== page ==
I believe that Olaf is a typical Scandivanian name and maybe Keira wrote the book before Frozen came out but it’s true. Can you imagine this happy snowman as a river troll? :D.
Overall, Zaria Fierce and the Secret of Gloomwood Forest was a great book with a lovely story and amazing characters. It’s a fantasy and adventure book that will be the delights of Narnia fans and those looking for a bit of Norwegian folklore thrown into it. Keira Gillett, and consequently illustrator Eoghan Kerrigan, created an adorable book that I will give to my niece to read in the future.
Pronunciation Guide by Keira Gillett:
Hello and good morning to everyone! Thanks Ner for letting me take over your blog. I’m so glad I’m joining you today. My name is Keira Gillett and I just wrote and published my first book, Zaria Fierce and the Secret of Gloomwood Forest, the first book in a new Middle Grade/YA trilogy. It released earlier in March 2015. Because the setting of my book takes place in Norway and involves many Norwegian and Scandinavian words and names, so I thought I would provide a pronunciation guide. Here is how some of the names of characters and places are pronounced.
Disclaimer: The breakdown on syllables is not standardized or proper. Instead, I attempted to provide a phonetic breakdown. You will see short words (which are to be read with an American pronunciation) and conversational gap sounds. Vowels left alone should be pronounced like the letter and not as a sound. A few entries also have variations of the pronunciation.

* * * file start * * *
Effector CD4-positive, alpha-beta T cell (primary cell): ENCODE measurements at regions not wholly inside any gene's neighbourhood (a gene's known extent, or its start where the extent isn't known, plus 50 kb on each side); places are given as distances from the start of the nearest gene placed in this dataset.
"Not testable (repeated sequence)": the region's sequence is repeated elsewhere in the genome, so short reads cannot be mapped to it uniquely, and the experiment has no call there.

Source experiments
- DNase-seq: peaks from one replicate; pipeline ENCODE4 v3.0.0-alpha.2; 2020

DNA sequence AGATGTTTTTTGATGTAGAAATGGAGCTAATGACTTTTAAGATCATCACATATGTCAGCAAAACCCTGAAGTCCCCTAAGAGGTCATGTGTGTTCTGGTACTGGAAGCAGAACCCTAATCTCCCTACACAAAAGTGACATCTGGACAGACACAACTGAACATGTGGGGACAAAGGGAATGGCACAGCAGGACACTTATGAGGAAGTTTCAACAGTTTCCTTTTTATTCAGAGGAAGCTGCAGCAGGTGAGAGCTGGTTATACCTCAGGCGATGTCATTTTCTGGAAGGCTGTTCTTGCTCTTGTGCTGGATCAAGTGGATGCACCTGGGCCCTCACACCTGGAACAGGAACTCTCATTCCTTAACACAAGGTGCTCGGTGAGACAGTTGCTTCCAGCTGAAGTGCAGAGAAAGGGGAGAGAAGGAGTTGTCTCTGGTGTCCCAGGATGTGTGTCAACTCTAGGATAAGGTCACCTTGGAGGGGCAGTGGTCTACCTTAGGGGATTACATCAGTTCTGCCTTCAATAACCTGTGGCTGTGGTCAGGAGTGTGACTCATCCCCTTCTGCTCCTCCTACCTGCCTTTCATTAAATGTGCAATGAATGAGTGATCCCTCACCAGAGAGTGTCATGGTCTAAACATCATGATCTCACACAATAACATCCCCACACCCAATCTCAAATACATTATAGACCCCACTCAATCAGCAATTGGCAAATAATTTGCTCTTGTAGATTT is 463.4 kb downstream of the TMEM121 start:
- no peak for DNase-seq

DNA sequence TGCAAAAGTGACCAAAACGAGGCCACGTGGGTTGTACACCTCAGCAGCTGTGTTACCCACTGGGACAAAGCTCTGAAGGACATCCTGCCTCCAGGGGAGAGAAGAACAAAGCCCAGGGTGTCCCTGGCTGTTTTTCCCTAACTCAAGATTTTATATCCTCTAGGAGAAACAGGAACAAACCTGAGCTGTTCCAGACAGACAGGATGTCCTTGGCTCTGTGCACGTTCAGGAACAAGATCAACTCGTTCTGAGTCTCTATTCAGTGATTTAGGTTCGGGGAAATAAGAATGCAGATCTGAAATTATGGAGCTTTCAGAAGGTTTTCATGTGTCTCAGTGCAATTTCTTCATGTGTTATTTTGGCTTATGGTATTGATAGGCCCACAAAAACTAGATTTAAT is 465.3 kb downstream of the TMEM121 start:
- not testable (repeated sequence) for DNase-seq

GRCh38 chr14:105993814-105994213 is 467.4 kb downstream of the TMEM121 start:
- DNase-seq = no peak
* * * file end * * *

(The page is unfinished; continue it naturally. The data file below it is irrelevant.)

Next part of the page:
- Zaria: – Zar·e·ah (or Czar·e·ah.)
This name could be pronounced like Mariah (Za·rye·ah) or like Maria (Za·re·ah) or Sarah (Zar·ah.)
- Christoffer: Cris·toff·fir.
This is a variant of Christopher, Chris·toe·fur.
- Olaf: O·loff.
He doesn’t like warm hugs.
Ner: OMG! I’m laughing so hard at this! Especially after what I wrote on my review 😀
- Aleks: Al·ick·s.
Or you can think of it like Alex, but you will want to add a bit of an extra “s” sound at the end.
- Geirr: Guy-air.
This name can also be pronounced like Guy·ear, Gey·er, Gay·ear, or if you must, Gear.
Ner: I actually read this name as Gear because of Top Gear xD
- Filip: Fill·eep.
This name is very close to Phillip, which is usually said as Fill·lip.
- Norwick: Nor·wick.
- Jorkden: Jork·den.
- Morvin: Moor·vin.
- Frida: Free·dah.
Choosing this name was a nod to my grandmother, whom I loved dearly (although my grandma preferred Dr. Pepper to tea and M&;M’s to tea cakes.)
- Edevart: Edh·vart.
This name is a variant of Edward.
- Koll: Coal.
- Helena: Hel·lay·nah.
Another way to say her name is Hel·eh·nah, but it sounds less exotic (to me.)
- Magnusdotter: Mag·nus·dough·tea
- Mickelsen: Mick·el·Seine.
It’s like Nickel but with an M and the French river that runs through Paris.
- Storstrand: Store·strand.
- Fredrikstad: Freh·drik·stah.
- Álfheim: Alf·hame.
- Jötunheim: Yo·ton·hame.
You’ve seen Thor right?
Ner: Yes, I have (who hasn’t?). But it’s one of those name that come out of mouth like this: ARHSKLJDF (yeah, I can never pronounce this name properly :S)
- Trolgar: Troll·gar.
- Gloomwood: Gloom·wood.
- Ellefolken: Elle·foal·kin or Elle·foal·ken.
Not to be confused with Vulcan, but similar enough.
One of the fun things about producing an audio book was getting to hear someone else say how I heard these names in my head. Michele and I would send links back and forth to various sites where these words and names were pronounced just to make sure we were on the same page. She does an absolutely marvelous job narrating.